Published: Aug 10, 2011 02:00 AM
Modified: Aug 08, 2011 06:48 PM
Home sales take a slight dip
Orange County fares better in first 6 months of 2011 than most of the Triangle.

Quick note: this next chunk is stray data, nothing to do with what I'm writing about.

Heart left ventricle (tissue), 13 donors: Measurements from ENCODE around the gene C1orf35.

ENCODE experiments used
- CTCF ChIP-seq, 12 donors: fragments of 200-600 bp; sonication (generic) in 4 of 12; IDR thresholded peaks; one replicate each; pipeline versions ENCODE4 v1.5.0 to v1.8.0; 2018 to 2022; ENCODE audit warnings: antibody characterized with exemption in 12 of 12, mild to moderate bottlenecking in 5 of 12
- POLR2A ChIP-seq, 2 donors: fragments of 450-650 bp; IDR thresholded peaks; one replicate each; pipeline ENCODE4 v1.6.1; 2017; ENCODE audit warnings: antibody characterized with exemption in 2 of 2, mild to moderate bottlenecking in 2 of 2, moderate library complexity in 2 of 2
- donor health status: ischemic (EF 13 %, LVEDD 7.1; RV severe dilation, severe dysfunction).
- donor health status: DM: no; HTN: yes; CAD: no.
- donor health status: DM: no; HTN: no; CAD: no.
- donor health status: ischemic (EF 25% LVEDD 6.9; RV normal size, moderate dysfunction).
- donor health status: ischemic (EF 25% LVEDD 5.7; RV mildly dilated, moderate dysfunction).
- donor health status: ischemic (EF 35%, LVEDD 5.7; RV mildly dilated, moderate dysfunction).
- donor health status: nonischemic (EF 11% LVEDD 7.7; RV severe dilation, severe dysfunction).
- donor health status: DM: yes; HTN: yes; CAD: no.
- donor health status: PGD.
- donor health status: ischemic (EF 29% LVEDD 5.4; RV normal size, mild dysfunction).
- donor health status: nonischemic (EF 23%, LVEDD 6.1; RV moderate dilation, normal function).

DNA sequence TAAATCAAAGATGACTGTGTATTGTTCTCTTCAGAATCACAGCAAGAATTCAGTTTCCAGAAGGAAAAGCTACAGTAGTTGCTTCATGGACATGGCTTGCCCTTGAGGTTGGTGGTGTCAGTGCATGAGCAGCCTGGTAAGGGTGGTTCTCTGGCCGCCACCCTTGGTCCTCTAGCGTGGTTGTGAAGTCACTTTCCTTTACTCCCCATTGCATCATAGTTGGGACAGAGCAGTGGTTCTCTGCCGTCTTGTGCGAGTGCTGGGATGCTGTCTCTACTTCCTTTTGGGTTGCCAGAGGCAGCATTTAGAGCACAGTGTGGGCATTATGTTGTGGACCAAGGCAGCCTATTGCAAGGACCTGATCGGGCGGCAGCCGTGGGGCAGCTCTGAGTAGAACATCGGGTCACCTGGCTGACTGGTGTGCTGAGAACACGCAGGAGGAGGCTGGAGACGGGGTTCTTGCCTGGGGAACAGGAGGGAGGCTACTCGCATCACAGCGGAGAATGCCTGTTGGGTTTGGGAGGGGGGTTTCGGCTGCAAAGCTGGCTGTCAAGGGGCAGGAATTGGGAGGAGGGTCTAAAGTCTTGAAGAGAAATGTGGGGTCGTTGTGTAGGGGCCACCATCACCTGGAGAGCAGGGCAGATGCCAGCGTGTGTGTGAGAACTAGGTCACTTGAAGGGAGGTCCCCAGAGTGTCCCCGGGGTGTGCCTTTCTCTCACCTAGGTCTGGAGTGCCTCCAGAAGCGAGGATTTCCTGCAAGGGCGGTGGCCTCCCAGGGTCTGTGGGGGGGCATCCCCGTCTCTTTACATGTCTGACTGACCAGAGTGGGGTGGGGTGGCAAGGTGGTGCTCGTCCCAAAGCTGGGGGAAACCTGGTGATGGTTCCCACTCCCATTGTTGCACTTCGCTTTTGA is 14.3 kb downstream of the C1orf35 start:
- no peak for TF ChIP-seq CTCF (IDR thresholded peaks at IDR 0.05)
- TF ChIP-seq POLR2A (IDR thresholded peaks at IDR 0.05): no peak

CHAPEL HILL - Housing sales were down during the first six months of 2011 in Chapel Hill and the rest of Orange County, relative to last year at this time, but only by a couple of percentage points.Some decrease was expected because sales in the first half of 2010 got a big boost from the federal home buyers tax credit, which expired last summer.Homebuyers scrambling to take advantage of the tax credit sparked a surge in sales in the spring of 2010.According to second-quarter data reported by the Multiple Listing Service, 603 homes were sold in Orange County during the first six months of this year.That's barely a dip from last year's 608.By contrast, most of the rest of the Triangle's areas were down by around 20 percent compared to this time last year."We're down a little bit from last year," said Pat Neagle, president of the Greater Chapel Hill Association of Realtors. "But that's really an artificial comparison, because the tax credit last year skews the numbers."We're doing significantly better than a lot of places. That hasn't changed. I'd start to worry if we saw that start to change."Many of the homes sold last year were sold in June, the last month that first-time homebuyers could receive the tax credit.As a result, the comparison between June 2010 and June 2011 shows up as a huge gap: 23.8 percent more homes were sold last June than this, Neagle said."But a big factor in that is the tax credit," she said. "We had an amazing June last year."The rest of year, July through December, the numbers fell of a cliff. I'll be very interested to see what happens during the next nine months."Average sale price of homes sold in Orange County through the first six months of the year was $341,467, up about 5 percent from last year.A total of 1,069 homes were listed for sale in the county as of July 10, down 6 percent from last year.Based on sales thus far, the county has about an 11-month supply of housing.The real estate market in Chapel Hill and Orange County traditionally fares better than many, said Stacey Andfindsen, a Cary appraiser who analyzes market date for Triangle area real estate agents."The Chapel Hill-Carrboro School district is certainly one of the preferred districts in the Triangle," he said. "So there's always a certain amount of demand."Still, he said, the wider economic woes, and especially poor job growth, will prevent the housing market from picking up much steam anywhere."Orange County and Durham County certainly are not immune to what's going on everywhere," Anfindsen said. "When you read that UNC is going to have more cutbacks, that's a big deal for the Chapel Hill-Carrboro housing market. That's certainly a negative moving forward. What we really need is some positive job news."Neagle agreed that we're a long way from boom times. But, she said, if you have to endure a brutal economic downturn, this is a pretty good place to do it."This is a very attractive place to live and work," she said. "People know we have an excellent quality of life, excellent schools, a good location. None of that has changed. I feel blessed to be here."
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